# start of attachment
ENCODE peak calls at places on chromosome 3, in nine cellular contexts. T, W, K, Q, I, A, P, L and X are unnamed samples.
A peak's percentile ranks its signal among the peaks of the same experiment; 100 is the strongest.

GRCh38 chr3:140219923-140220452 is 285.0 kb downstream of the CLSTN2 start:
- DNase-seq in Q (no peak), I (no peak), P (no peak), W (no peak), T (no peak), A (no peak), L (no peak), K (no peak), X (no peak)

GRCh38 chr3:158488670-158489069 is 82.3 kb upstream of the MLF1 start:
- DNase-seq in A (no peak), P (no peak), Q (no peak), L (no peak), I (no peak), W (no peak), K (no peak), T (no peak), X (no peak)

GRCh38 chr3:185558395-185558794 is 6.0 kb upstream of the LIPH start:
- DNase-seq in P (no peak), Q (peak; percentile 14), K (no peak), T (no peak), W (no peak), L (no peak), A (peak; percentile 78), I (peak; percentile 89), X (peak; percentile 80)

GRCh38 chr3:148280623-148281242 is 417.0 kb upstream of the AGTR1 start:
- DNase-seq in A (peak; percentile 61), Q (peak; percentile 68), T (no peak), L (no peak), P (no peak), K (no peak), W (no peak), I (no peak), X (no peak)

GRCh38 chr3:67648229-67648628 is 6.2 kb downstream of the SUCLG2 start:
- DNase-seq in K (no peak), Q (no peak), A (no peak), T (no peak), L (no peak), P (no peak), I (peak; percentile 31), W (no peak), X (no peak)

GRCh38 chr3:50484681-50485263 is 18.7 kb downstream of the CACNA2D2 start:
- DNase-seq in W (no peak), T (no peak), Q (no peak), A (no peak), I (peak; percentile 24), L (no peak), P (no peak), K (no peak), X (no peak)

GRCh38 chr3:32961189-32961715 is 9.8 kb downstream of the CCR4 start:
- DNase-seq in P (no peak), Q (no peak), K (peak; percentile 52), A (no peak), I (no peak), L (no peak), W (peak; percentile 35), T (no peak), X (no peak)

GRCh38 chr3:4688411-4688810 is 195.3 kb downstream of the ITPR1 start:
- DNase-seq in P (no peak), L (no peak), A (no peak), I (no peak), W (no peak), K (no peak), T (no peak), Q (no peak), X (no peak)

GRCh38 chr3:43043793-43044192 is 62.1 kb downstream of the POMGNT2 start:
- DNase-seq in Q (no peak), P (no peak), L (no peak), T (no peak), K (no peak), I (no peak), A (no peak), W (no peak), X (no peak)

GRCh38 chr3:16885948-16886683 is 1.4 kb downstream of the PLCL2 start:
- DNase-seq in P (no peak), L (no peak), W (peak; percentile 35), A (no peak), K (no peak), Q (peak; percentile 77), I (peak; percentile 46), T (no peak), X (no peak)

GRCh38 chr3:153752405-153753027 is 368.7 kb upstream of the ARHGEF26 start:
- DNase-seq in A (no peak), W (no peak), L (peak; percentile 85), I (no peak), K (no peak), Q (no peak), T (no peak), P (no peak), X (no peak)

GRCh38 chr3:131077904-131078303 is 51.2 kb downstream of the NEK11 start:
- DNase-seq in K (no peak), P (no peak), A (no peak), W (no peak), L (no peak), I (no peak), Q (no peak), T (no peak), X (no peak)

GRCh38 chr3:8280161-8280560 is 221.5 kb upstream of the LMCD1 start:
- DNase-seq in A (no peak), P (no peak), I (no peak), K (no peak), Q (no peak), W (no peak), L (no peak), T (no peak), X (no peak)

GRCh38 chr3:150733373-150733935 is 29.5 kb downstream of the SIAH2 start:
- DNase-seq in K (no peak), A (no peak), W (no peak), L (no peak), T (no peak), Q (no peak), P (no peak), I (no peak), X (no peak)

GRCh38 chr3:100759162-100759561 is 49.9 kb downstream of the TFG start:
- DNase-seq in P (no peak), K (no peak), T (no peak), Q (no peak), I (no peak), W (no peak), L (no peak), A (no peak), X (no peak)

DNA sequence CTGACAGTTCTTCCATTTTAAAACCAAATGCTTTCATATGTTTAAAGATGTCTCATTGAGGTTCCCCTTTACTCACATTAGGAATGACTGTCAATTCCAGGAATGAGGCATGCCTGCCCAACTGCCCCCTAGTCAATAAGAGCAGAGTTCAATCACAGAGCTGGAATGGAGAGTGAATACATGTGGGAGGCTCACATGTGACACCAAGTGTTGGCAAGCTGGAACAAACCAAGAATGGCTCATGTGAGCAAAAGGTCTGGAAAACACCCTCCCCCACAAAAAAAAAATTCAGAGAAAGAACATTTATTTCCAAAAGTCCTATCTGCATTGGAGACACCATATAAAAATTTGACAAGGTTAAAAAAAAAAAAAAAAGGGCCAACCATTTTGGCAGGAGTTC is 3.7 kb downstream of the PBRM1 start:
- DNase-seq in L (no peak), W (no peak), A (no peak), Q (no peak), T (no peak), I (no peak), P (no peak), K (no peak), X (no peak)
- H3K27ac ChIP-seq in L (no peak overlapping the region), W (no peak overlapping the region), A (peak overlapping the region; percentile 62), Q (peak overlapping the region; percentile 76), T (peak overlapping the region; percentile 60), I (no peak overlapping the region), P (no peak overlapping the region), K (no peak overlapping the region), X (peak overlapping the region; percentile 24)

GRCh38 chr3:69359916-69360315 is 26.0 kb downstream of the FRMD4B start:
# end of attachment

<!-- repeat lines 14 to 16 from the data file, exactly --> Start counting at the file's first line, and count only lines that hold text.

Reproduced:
- DNase-seq in W (no peak), T (no peak), Q (no peak), A (no peak), I (peak; percentile 24), L (no peak), P (no peak), K (no peak), X (no peak)

GRCh38 chr3:32961189-32961715 is 9.8 kb downstream of the CCR4 start:
- DNase-seq in P (no peak), Q (no peak), K (peak; percentile 52), A (no peak), I (no peak), L (no peak), W (peak; percentile 35), T (no peak), X (no peak)